Deepalaya is one of the most popular healthcare non-profit organisations which works in improving rural healthcare in India. This NGO also deals with several other issues such as education, child rights, institutional care, care for the specially abled, and gender equality. Deepalaya has also launched a mobile service called Chameli Dewan Memorial Rural Health & Mobile Clinic. By coordinating with existing healthcare institutions, the mobile service has managed to increase immunizations and reduce infant mortality in the rural areas surrounding New Delhi.

    Udaan non profit organisationUdaan
    Udaan works with mentally handicapped and spastic persons. The foundation aims at bringing brain damaged children to the mainstream and helping them lead a more independent life. Ever since its establishment in 1994, Udaan has worked with children as well as their parents, and has succeeded in enabling these children to find gainful employment. The NGO educates parents about these diseases, home management, selecting schools and several other related works.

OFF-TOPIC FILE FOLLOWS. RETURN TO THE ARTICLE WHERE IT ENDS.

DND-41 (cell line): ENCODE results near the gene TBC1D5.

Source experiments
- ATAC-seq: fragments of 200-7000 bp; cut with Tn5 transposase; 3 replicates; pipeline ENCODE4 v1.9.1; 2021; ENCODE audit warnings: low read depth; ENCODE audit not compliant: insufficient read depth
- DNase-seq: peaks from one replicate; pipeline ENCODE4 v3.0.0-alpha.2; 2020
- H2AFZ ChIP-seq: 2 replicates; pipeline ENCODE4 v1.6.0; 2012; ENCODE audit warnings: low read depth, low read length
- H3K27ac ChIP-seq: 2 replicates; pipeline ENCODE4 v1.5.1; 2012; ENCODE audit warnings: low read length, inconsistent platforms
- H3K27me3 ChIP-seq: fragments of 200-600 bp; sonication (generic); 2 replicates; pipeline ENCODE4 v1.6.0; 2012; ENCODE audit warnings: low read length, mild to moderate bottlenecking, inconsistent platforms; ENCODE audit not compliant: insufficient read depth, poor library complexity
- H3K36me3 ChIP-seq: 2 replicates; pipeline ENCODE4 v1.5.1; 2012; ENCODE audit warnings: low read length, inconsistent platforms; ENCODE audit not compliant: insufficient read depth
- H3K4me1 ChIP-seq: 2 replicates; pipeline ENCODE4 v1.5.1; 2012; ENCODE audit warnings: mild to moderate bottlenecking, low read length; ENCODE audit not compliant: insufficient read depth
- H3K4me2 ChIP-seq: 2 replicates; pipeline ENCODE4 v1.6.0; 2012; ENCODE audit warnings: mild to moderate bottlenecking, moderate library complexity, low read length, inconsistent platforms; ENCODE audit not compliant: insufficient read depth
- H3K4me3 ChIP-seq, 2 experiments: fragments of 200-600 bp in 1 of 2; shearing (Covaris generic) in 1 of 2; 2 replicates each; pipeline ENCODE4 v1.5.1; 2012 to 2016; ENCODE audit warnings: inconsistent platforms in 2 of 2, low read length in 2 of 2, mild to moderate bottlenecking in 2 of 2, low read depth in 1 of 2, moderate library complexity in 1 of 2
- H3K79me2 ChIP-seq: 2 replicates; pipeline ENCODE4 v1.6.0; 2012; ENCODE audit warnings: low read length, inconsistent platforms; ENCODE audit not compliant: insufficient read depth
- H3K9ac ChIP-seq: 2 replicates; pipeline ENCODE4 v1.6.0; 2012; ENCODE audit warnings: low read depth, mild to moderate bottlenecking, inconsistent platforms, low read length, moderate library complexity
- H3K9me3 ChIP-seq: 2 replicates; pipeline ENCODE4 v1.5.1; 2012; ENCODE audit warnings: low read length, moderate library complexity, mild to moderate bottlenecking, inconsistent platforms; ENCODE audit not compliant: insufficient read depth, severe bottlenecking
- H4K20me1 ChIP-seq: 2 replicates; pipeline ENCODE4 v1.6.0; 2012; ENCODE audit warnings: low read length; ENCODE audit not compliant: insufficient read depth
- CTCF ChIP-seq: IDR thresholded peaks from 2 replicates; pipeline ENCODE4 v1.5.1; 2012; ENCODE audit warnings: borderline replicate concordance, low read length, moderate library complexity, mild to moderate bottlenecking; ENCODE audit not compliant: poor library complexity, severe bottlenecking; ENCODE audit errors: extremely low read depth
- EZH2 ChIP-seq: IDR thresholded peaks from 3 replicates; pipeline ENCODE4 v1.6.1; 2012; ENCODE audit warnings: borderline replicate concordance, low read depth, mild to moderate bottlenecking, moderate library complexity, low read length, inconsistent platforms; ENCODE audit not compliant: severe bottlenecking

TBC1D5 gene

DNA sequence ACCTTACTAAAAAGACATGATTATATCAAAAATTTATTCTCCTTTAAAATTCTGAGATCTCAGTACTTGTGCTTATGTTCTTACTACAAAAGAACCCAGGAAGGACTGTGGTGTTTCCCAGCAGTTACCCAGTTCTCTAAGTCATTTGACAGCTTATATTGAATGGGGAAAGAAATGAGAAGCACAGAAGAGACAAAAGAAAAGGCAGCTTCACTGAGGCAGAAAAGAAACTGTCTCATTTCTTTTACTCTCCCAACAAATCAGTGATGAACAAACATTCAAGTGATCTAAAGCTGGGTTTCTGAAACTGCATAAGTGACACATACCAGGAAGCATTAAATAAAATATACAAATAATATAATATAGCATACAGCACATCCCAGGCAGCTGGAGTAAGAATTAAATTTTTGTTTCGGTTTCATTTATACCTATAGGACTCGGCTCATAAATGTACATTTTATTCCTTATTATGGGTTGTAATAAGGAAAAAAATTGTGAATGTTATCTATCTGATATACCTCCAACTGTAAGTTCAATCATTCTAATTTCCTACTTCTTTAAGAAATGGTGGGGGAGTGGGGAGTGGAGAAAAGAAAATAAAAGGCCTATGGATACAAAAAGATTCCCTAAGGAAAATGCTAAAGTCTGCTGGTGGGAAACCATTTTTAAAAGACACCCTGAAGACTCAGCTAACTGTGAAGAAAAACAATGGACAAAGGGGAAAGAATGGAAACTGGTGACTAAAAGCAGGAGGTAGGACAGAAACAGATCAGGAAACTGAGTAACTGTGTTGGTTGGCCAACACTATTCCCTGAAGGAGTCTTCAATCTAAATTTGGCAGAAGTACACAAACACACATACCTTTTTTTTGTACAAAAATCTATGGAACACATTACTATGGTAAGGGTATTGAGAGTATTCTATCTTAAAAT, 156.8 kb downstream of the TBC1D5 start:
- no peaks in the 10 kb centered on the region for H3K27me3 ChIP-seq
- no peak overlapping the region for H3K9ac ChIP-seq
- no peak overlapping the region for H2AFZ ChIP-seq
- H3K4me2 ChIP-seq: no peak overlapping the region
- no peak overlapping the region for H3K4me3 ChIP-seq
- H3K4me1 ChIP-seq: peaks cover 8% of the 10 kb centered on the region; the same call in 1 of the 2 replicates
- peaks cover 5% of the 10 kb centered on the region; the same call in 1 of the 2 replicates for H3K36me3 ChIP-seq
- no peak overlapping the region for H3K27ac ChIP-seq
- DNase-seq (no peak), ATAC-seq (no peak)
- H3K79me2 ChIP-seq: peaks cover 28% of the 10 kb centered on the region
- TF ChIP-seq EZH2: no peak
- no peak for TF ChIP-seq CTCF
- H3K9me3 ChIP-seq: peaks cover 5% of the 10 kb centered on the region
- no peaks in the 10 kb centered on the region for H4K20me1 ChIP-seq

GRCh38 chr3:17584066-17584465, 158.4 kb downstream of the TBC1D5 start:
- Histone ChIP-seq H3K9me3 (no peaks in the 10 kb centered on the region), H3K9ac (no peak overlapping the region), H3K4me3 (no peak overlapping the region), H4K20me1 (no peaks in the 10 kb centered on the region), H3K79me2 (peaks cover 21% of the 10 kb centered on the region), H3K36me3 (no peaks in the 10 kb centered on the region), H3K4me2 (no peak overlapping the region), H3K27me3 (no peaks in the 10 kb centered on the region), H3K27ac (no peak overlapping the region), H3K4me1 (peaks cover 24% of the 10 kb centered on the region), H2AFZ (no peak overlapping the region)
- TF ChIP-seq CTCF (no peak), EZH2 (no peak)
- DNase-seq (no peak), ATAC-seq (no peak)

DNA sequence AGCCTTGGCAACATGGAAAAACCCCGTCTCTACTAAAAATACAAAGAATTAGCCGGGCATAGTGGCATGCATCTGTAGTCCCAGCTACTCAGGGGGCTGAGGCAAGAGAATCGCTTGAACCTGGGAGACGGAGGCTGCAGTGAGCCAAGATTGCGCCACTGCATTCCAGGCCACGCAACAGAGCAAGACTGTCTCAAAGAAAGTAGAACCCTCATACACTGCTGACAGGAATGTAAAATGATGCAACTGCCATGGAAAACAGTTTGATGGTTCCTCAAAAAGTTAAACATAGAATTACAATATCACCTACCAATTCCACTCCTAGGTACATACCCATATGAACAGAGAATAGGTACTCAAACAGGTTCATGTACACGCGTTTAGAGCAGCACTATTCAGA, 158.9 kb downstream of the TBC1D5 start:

Together, these NGOs definitely raise the standard of average health in India. If you feel for any of these, then take time out to participate in their events. A few hours in your busy life can change the life of another human being.
  • Care is an international ngo working in 87 countries with more than 1000 centre, areas of work are emergency relief
  • We have looked at four aspects:
    1- Apprehending health care within a broader
    socio-economic context.
    2- Global advocacy capacities to set health policy
    making and implementation
    3- Proven capacities to implement efficient
    comprehensive primary health care
    4- Capacities to innovate and prepare health
    systems for the future.
  • Study Methodology
    Data was gathered through
    􀂉 An in-depth field survey of fifty NGOs, who responded to a semi-structured questionnaire. The sample was
    selected from a stratification of NGOs into four types, International, National Level Foreign Funded, Local
    Funded, and Sub-national and Community-based.
  • 97 million volunteers